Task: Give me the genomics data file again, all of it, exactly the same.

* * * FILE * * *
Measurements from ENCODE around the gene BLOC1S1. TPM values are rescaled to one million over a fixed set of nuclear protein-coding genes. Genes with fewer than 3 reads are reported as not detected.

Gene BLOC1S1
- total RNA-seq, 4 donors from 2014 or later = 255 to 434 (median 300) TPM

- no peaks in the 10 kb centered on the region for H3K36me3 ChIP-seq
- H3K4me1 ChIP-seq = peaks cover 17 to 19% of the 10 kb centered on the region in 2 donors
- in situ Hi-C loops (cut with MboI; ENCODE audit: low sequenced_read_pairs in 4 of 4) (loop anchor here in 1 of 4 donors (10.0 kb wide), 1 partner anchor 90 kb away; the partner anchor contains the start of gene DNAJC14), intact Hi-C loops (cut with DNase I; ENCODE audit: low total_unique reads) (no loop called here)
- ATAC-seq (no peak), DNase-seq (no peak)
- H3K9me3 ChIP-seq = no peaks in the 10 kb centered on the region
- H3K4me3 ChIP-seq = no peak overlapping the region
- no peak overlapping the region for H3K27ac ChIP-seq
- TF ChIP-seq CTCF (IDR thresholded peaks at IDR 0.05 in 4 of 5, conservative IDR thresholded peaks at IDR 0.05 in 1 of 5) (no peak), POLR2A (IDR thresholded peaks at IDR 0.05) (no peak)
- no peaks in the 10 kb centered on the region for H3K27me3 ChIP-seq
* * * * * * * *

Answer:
Measurements from ENCODE around the gene BLOC1S1. TPM values are rescaled to one million over a fixed set of nuclear protein-coding genes. Genes with fewer than 3 reads are reported as not detected.

Gene BLOC1S1
- total RNA-seq, 4 donors from 2014 or later = 255 to 434 (median 300) TPM

- no peaks in the 10 kb centered on the region for H3K36me3 ChIP-seq
- H3K4me1 ChIP-seq = peaks cover 17 to 19% of the 10 kb centered on the region in 2 donors
- in situ Hi-C loops (cut with MboI; ENCODE audit: low sequenced_read_pairs in 4 of 4) (loop anchor here in 1 of 4 donors (10.0 kb wide), 1 partner anchor 90 kb away; the partner anchor contains the start of gene DNAJC14), intact Hi-C loops (cut with DNase I; ENCODE audit: low total_unique reads) (no loop called here)
- ATAC-seq (no peak), DNase-seq (no peak)
- H3K9me3 ChIP-seq = no peaks in the 10 kb centered on the region
- H3K4me3 ChIP-seq = no peak overlapping the region
- no peak overlapping the region for H3K27ac ChIP-seq
- TF ChIP-seq CTCF (IDR thresholded peaks at IDR 0.05 in 4 of 5, conservative IDR thresholded peaks at IDR 0.05 in 1 of 5) (no peak), POLR2A (IDR thresholded peaks at IDR 0.05) (no peak)
- no peaks in the 10 kb centered on the region for H3K27me3 ChIP-seq